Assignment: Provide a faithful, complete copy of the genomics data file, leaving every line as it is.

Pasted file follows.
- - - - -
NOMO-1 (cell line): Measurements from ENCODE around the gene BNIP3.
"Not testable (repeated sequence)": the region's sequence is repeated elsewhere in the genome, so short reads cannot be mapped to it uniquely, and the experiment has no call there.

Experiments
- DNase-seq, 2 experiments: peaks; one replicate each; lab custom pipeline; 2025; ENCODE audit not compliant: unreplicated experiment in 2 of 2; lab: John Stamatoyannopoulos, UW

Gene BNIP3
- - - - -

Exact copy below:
NOMO-1 (cell line): Measurements from ENCODE around the gene BNIP3.
"Not testable (repeated sequence)": the region's sequence is repeated elsewhere in the genome, so short reads cannot be mapped to it uniquely, and the experiment has no call there.

Experiments
- DNase-seq, 2 experiments: peaks; one replicate each; lab custom pipeline; 2025; ENCODE audit not compliant: unreplicated experiment in 2 of 2; lab: John Stamatoyannopoulos, UW

Gene BNIP3